If students shift their intrinsic motivation to extrinsic motivation, then extensive reading may be abandoned as soon as the external regulation is removed. If intrinsic motivation can be maintained it may lead to the development of a positive L2 reading self and an even more general positive L2 self (Lake, 2013, 2014). As pointed out in first language contexts, “the real purpose of reading instruction is the development of individuals who will engage in personal reading for pursuit of their interests, needs, recreation, practical and academic purposes, and for just pure pleasure” (Flippo, 2005, p. 21). To put it simply, in the context of second language reading, “our long-term goal is to have students who do not stop reading when the reading class is over” (Hudson, 2007, p. 29).



Participants consist of 90 students of Shipbuilding Polytechnic from different study program who have differences TOEIC scores. All students are in the first semester and they get English subject until 4 semester. The process of monitoring the progress of the participants were done during the class meeting and outside the class meeting.

All the participants have got the TOEIC Test before actively involve in academic year. The first group consists of 30 students with TOEIC score more than 500 (Intermediate). The second group consists of 30 students with TOEIC score around 400-495 (Pre Intermediate), and the third group was consists of 30 students with TOEIC score under 400 (Elementary) . Each group was given the same story book but the time to finish the book are various based on their level of proficiency.


Students were prepared to read certain books (graded readers) and they were asked to read 5 titles of books in different time, in campus or outside the campus. Each students who had finished reading one title of book must report it by signing book report. The book report consists of questions related to the book that they have read.

After finishing one title of book, the students get the second book and read it in certain time that can be done any time inside or outside the campus. Then they must report it to the teacher to get the signature and feedback about the book. The teacher can ask students to fill out a short record form indicating the name of the book they have just read, its level, how long it took to read, and a brief comment on the quality of the book.

It will continue until 5 book titles and the teacher give the feedback individually. The process of monitoring the students progress is controlled regularly

The process of monitoring students’ progress can be done directly using book report and also using on-line system in the web site. With the web site system, students can use phones or other mobile devices or regular computers to take quizzes or surveys; in this case, it was the graded reader survey. Teachers can then give feedback to individual students or classes about how many books they have read. For example, after the second week of classes a teacher could give individual feedback that a student has read “X number of books” and that “most students in class have read over 5 books” to provide students with a normative sense of where they are in relation to the group. Alternatively, a teacher could give more aspirational feedback such as “some students have read more than 5 books” to show what some students have found possible.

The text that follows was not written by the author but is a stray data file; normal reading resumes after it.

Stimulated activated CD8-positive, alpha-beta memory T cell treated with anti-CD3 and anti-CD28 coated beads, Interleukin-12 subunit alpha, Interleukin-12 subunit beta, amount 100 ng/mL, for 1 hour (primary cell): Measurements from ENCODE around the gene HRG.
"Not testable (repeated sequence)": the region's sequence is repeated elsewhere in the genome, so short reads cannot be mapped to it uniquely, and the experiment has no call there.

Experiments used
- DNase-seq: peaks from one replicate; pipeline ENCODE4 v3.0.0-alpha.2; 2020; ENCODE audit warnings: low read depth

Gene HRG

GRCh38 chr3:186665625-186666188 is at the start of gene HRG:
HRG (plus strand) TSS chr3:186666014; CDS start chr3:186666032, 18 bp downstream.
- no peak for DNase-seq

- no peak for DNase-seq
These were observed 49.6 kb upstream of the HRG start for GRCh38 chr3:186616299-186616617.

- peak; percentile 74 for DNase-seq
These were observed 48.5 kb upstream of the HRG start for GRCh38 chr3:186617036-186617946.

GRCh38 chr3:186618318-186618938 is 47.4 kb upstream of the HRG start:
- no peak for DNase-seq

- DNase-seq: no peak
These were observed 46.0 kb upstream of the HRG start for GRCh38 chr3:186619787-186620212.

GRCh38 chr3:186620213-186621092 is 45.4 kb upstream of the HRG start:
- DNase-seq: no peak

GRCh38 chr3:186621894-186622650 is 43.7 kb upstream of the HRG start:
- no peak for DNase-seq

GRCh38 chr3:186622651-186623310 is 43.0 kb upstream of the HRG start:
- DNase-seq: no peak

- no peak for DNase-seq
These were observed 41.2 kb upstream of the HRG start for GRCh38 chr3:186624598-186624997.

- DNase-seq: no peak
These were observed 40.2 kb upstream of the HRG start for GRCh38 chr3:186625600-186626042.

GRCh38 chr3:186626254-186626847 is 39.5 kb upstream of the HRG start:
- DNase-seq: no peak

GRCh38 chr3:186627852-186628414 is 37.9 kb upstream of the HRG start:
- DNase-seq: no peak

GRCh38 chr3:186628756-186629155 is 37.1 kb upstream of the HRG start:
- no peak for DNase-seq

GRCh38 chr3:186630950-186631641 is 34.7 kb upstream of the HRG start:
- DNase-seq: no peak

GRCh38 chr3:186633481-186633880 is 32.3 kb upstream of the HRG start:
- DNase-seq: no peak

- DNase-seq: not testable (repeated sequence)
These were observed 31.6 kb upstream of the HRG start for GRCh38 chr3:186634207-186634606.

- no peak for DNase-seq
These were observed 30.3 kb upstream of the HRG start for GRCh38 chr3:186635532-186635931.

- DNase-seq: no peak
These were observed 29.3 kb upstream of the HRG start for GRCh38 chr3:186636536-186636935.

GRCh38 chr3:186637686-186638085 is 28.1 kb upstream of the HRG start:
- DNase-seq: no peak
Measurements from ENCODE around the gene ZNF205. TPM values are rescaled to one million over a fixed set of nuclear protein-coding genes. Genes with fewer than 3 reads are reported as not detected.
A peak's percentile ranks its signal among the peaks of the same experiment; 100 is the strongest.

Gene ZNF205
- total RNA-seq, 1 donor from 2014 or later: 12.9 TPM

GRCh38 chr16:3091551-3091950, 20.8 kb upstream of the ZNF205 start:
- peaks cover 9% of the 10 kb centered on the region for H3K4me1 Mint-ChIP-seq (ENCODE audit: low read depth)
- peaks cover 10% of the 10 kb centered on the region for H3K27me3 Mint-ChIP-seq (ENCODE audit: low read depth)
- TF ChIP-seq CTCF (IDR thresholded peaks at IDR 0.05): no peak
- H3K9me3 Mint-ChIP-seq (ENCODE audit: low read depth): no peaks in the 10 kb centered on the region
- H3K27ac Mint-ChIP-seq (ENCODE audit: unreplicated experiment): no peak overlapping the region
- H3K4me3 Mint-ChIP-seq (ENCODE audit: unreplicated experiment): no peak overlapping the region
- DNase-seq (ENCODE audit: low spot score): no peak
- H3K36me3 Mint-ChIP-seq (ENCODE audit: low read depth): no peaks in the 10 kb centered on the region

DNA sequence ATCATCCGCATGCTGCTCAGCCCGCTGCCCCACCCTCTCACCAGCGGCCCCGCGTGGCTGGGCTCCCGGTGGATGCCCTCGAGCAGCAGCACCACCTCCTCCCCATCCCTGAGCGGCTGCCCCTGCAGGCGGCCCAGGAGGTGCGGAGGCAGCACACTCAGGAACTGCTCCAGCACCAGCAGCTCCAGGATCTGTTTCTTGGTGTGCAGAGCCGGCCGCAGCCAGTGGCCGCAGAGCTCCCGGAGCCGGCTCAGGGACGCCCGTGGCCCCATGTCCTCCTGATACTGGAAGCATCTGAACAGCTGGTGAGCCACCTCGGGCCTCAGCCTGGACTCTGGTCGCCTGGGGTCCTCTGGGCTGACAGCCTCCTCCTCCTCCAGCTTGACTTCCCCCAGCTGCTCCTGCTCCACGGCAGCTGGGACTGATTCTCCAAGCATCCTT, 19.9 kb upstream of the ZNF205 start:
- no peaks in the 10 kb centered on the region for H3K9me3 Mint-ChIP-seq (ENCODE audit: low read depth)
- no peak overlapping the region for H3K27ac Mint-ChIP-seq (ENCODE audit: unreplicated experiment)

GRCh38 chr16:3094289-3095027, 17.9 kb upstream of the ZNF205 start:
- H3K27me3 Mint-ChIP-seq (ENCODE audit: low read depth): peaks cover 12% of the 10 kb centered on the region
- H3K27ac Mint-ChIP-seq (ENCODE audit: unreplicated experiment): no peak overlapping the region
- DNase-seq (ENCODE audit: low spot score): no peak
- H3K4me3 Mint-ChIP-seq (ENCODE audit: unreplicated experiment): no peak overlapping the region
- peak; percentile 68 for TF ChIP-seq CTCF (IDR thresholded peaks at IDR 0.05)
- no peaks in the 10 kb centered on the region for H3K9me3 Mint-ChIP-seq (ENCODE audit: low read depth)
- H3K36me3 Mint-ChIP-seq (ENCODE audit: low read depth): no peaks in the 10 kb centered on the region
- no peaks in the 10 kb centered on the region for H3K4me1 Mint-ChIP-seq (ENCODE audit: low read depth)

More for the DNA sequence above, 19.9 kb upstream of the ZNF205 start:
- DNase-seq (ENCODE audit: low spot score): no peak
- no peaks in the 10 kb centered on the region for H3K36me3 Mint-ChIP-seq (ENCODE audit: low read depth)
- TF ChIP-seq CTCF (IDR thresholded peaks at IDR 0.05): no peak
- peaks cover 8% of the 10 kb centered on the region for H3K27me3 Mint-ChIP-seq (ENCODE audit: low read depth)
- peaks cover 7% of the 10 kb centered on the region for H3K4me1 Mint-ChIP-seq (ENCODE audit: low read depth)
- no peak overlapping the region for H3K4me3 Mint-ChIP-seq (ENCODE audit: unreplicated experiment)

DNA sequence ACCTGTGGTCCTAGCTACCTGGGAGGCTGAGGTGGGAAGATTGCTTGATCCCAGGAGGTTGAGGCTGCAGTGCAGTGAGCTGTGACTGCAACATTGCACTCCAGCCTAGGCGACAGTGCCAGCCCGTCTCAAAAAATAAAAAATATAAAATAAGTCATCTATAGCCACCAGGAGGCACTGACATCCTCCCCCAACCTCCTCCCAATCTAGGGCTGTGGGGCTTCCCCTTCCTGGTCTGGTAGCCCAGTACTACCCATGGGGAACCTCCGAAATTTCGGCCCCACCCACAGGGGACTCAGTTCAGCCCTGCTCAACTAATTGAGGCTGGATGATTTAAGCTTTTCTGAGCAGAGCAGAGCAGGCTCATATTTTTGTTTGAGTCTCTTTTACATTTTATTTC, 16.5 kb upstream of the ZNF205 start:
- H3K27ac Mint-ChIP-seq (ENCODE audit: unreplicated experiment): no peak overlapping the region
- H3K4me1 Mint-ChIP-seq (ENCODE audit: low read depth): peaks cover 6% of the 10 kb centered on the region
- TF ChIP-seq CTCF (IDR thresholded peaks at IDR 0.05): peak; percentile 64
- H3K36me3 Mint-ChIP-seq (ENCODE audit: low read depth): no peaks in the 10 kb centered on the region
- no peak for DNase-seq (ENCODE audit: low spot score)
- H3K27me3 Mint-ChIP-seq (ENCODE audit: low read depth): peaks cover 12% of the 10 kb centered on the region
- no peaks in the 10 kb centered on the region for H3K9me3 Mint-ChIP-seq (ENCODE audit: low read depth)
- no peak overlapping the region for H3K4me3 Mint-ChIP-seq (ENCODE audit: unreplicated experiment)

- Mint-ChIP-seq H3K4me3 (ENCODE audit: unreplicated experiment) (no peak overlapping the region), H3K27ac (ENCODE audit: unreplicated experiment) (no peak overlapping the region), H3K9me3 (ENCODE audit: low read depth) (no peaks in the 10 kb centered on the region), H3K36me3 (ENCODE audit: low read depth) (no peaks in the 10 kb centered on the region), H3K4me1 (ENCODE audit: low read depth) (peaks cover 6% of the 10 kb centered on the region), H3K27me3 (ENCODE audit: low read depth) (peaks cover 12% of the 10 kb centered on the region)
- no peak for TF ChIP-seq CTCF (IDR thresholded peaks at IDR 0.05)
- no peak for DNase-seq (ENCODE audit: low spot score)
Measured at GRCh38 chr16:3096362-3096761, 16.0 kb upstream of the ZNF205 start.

The discussion of the study show that the students’ reading achievement are different from some factors. The first is the difficulties in understanding new vocabulary often cause problem that influence the intension to read. The second is the lack of interest from students in reading English book that cause the unsatisfied result. The third is the low motivation of students in reading English book influence the students’ English proficiency.

Title of Book: The Umbrella (300 words)

Elementary Poor 1 hour
Pre Intermediate Average 50 minutes
Intermediate Good 30 minutes


Tittle of Book: The Adventure of Huckleberry Finn (600 words)

Elementary Poor 1,5 hours
Pre Intermediate Average 1 hours
Intermediat Good 50 minute

Title of Book: The Lost World (1100 words)

Elementary Poor 2 hours
Pre Intermediate Average 1,5 hours
Intermediate Good 1 hour


Title of Book: Gandhi(1400 words)

Elementary Poor 2,5 hours
Pre Intermediate Average 2 hours
Intermediate Good 1,5 hour

Title of Book: Jurrasic Park (1600 words)

Elementary Poor 3 hours
Pre Intermediate Average 2,5 hours
Intermediate Good 2 hours


The process of comprehending the book were various based on the level of English Proficiency. The easiest book could be finished by Intermediate level students not more than 30 minutes, while the Elementary level students must finish it around 1 hour. And the speed of each level are various depend on the number of vocabulary in each book.